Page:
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Winebits 327: Pennsylvania, wine prices, women winemakers

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Winebits 327: Pennsylvania, wine prices, women winemakersThe wine notes that usually appear on Tuesday are posting today because tomorrow is April 1 — and that’s time for the blog’s annual April Fools’ Day post.

More screwed up than ever: Pennsylvania has been trying to reform its horribly messed up state store system — where the state owns the liquor stores — since as long as I have been writing the blog. Nothing has been done, despite widespread political and consumer support, and the latest proposal shows just how corrupt the system is. Supermarkets would be able to sell wine under the proposed law, but only four bottles per customer per visit. Nevertheless, a spirits trade group immediately denounced the plan, claiming that those four bottles would give the wine business an unfair advantage, since spirit sales would still be limited to state stores. It’s almost impossible to understand what’s going on here, other than to note that this is just another example of the many failings of the three-tier system.

Britain’s wine pricing: Jamie Goode at the Wine Anorak has an excellent account of the wine pricing controversy in Britain, where most retailers substantially discount wine. And then don’t. And then discount it again. This must seem odd to those of us in the U.S., where discounting is accepted as a normal part of doing business, and where savvy consumers are eager to buy wine when it’s on sale. But British consumer advocates see this as nefarious — “[T]hese fake promotions are bad for wine, and a bad deal for customers, and I won’t stop talking about them until supermarkets do the right thing and stop them,” writes Goode — and have spent the past couple of years fighting the biggest retailers over the practice.

You’ve come a long way, baby: Jordan Salcito at The Daily Beast has discovered that women have broken through the glass ceiling and are now important winemakers. I’ll try not to be too cranky about this, but Salcito is about a decade late with this revelation. I wrote the same story for the American Airlines in-flight magazine in 2006, quoting many of the same women she quotes in her story. She also focuses on celebrity women winemakers, and misses the more important change, that Big Wine did most of the glass ceiling work, hiring women where they had never been hired before. Barefoot’s Jennifer Wall is responsible for 13 million cases of wine a year, which may make her the most important woman winemaker in the business. And her boss is Gina Gallo, whose company makes 80 million cases a year. Also, if Salcito doesn’t mind some writing advice, never, ever use a phrase like “pushing the envelope.” I expect more from the Beast.

Winebits 316: Two-buck Chuck, Pennsylvania, Kickstarter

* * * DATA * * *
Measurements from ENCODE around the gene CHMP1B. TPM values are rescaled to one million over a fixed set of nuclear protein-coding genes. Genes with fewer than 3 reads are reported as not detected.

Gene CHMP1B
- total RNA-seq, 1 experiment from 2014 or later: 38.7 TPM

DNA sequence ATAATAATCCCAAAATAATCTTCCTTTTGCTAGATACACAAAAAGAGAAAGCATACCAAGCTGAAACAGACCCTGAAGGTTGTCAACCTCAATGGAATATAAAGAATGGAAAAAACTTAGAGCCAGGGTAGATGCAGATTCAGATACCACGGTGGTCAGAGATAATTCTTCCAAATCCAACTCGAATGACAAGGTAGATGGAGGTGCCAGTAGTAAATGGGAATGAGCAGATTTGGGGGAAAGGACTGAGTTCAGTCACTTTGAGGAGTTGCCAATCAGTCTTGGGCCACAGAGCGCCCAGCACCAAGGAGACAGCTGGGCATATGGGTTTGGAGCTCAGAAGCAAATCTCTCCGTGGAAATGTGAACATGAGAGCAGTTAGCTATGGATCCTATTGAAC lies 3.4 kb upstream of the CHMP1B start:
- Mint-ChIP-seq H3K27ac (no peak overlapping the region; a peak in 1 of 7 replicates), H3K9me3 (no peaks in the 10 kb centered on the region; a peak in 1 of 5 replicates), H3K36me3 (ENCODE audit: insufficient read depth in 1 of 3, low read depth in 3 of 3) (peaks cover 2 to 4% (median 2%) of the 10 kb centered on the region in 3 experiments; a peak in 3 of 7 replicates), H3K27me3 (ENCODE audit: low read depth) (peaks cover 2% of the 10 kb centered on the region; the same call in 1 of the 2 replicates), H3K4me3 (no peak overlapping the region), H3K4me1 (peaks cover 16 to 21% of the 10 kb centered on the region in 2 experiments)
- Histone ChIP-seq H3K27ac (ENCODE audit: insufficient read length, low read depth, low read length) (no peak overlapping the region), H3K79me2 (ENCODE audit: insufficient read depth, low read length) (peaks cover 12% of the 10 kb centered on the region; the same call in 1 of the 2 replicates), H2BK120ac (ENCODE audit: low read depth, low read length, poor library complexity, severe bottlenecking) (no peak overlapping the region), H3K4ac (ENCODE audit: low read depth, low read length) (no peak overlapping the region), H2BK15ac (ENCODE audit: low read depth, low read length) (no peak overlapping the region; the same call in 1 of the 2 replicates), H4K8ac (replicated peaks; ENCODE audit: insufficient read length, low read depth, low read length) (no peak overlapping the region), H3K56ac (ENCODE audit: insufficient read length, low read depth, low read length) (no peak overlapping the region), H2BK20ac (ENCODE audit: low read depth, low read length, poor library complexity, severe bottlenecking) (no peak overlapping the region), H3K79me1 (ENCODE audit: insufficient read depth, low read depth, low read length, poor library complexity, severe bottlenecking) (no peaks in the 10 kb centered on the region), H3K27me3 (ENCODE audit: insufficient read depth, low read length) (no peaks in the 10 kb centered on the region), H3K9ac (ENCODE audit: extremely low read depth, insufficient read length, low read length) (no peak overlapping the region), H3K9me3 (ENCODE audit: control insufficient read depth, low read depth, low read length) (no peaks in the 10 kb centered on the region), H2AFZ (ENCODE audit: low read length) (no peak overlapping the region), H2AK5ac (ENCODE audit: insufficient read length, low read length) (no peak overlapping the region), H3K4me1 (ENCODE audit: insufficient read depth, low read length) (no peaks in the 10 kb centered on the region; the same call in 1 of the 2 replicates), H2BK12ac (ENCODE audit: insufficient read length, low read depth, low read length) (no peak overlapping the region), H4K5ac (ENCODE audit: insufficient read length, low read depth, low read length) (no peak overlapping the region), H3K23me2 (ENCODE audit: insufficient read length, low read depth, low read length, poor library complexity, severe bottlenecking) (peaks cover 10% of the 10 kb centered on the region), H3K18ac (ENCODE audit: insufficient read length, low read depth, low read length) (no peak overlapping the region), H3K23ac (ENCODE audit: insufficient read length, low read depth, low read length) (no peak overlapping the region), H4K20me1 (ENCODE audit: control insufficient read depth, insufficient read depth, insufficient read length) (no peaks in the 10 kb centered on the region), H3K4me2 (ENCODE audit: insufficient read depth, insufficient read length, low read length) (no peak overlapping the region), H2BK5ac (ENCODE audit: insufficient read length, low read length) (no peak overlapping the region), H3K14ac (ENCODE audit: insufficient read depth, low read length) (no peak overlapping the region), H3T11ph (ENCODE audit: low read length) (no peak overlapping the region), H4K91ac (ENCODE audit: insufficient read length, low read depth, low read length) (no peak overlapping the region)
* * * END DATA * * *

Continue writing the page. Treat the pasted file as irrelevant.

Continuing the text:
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Winebits 316: Two-buck Chuck, Pennsylvania, KickstarterBut what about the terroir? Ben Robinson at The Thrillist challenges a sommelier to taste Two-buck Chuck to find out “which bottles are totally palatable and even enjoyable. …” It’s an intriguing exercise, and most of the eight wines do well enough (as regular visitors here know). The annoying bit is the post’s snarkiness, because this is cheap wine and it certainly can’t be approached seriously. The most interesting? That the sommelier could only identify the varietal in four of the eight wines. If someone whose entire wine reason for being is baffled by what’s in the glass, what does that say about how indifferent the winemaker is to varietal character? And, more importalty, given Two-buck Chuck’s popularity, it demonstrates that the producer understands that varietal isn’t as important as price with consumers. Not that I’ve ever argued either of those points.

Finally, after all this wait? Pennsylvania’s state store system, in which the government owns the liquor stores, may finally come to an end. That’s the optimistic reading of this report from Morning call newspaper website: “A suitable deal has eluded lawmakers for the last three years — really for decades — as other Republican-led liquor privatization efforts have fizzled. … Republican House Majority Leader Mike Turzai said he hopes to have a liquor reform bill passed and on [the governor’s] desk before the governor’s Feb. 4 budget address.” If Pennsylvania reforms its state state system, that could be the first domino to fall in reform plans elsewhere, including grocery store wine sales in New York. Which means, as the story also notes, that it probably won’t be as easy to change the Pennsylvania laws as everyone hopes.

Another wine book: Congratulations to Alder Yarrow, the long-time wine blogger at Vinography, who raised $24,200 on Kickstarter for the publication of his new book , “The Essence of Wine.” That beat his goal by more than $6,000. Welcome to the club, Alder. The more I see this going on, the more convinced I am that self-publishing, using some sort of crowd-sourcing, is the future of the book business for those of us who aren’t Stephen King.

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